Snack manufacturer Frito-Lay is chomping down on fat in a big way, investing $225 million to expand its line of low-fat and no-fat items, such as Rold Gold Fat-Free Pretzels, Ruffles Reduced-Fat Potato Chips and Baked Tostitos tortilla chips. The investment will mean three new plants and additional snack production lines at 15 Frito-Lay plants.
Frito-Lay, a division of Pepsico Inc., is betting that aging baby boomers obsessed with cutting out fat will increasingly be demanding low-fat and nonfat snacks. Americans consume about one-fourth of their daily calories in snacks -- 87 pounds per capita per year in 1993.
The low-and-no-fat category accounted for 10 percent (nearly $500 million) of Frito-Lay retail sales in 1994; the company expects that by 1998, the category will represent a third of its snack business.
Besides the chips, Frito-Lay is also marketing a line of tasty nonfat salsas and dips.
Bite a bat bar
Cute little candy bunnies and chicks, move over. The bats are here.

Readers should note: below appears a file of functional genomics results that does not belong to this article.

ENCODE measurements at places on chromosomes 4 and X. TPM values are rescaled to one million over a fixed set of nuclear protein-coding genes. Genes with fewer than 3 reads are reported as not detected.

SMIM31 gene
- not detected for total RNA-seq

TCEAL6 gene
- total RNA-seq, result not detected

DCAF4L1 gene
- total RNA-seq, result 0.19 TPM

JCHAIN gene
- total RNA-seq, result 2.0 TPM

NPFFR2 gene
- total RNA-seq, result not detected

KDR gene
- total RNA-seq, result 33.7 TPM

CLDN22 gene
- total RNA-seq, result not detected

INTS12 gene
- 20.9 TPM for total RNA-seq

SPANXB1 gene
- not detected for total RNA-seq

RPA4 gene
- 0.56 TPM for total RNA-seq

That's right, bats. The American Bat Conservation Society, a nonprofit organization dedicated to preserving the wild creatures that are the country's best bug-zappers, is offering Bat Bite candy bars, molded in the shape of "the cute and adorable American big brown bat." Profits from the sale of the chocolates will support programs at the National Bat Center in Rockville.
Bat Bites come in milk or white chocolate with peanut butter ears and a dark chocolate nose, or in plain milk chocolate and plain dark chocolate. Multicolor Bat Bites are $27 for a box of eight 2-ounce bars; plain Bat Bites are $25 for eight 2-ounce bars. These and other bat-related items are available from the National Bat Center's retail store, 5721 Randolph Road, Rockville, Md. 20852. For information or orders, call (301) 984-BATS.
A recipe for Cranberry Orange Streusel Cake in last Sunday's Tidbits column failed to list 1/2 cup brown sugar in the ingredients listed for the cake. Its use was listed correctly in the second step of the instructions.